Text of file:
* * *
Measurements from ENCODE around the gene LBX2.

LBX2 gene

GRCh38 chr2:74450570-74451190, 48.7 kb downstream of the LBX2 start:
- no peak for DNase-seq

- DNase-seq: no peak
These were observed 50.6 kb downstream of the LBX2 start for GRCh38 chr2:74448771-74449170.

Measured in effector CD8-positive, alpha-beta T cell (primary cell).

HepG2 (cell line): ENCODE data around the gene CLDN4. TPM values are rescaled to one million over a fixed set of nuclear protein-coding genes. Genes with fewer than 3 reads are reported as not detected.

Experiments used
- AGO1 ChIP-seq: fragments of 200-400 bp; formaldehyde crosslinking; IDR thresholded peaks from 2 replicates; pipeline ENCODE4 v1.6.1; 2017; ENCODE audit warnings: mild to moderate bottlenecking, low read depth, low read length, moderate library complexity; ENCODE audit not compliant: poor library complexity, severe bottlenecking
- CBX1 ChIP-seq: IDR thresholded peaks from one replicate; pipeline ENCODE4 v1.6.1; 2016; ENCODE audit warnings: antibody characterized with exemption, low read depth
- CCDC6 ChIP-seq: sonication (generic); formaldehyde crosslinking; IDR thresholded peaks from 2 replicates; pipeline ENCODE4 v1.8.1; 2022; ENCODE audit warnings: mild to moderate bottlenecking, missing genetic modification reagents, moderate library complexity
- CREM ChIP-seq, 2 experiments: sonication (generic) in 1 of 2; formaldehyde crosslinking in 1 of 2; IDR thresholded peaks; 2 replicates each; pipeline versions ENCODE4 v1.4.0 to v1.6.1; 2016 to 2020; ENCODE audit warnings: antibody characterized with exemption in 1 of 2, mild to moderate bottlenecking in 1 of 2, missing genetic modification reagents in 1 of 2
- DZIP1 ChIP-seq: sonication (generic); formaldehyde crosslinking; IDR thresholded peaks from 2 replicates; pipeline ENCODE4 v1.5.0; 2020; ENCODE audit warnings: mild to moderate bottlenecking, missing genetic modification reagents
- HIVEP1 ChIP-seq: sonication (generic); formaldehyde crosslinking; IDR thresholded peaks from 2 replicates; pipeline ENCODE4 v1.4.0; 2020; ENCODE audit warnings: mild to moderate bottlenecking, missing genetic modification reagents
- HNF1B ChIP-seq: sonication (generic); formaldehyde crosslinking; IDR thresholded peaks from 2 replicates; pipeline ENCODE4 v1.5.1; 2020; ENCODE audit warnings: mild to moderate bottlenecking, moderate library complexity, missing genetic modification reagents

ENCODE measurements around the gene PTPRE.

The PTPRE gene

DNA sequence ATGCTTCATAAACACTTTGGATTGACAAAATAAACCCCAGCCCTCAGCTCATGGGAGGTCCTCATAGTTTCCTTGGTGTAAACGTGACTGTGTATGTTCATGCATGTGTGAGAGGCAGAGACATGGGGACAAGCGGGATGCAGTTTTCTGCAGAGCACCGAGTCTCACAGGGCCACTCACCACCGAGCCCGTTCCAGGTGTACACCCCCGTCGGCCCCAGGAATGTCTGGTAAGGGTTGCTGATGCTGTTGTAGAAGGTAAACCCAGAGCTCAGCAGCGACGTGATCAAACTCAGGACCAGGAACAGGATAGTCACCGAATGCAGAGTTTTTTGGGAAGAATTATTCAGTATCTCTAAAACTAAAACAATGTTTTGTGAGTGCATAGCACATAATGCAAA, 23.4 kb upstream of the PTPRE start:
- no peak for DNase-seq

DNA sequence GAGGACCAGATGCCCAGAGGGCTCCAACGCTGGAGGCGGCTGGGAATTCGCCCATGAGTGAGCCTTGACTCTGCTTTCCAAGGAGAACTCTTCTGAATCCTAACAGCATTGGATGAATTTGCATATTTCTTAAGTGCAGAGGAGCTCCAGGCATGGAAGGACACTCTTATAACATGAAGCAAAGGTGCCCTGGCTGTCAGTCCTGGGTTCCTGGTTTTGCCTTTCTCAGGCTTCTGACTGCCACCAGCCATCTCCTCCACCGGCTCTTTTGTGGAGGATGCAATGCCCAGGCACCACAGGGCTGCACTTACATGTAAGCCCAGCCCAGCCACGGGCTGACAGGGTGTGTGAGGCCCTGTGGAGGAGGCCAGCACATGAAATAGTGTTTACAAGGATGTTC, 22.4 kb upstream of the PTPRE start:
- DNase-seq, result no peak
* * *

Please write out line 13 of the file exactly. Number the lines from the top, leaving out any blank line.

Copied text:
- CREM ChIP-seq, 2 experiments: sonication (generic) in 1 of 2; formaldehyde crosslinking in 1 of 2; IDR thresholded peaks; 2 replicates each; pipeline versions ENCODE4 v1.4.0 to v1.6.1; 2016 to 2020; ENCODE audit warnings: antibody characterized with exemption in 1 of 2, mild to moderate bottlenecking in 1 of 2, missing genetic modification reagents in 1 of 2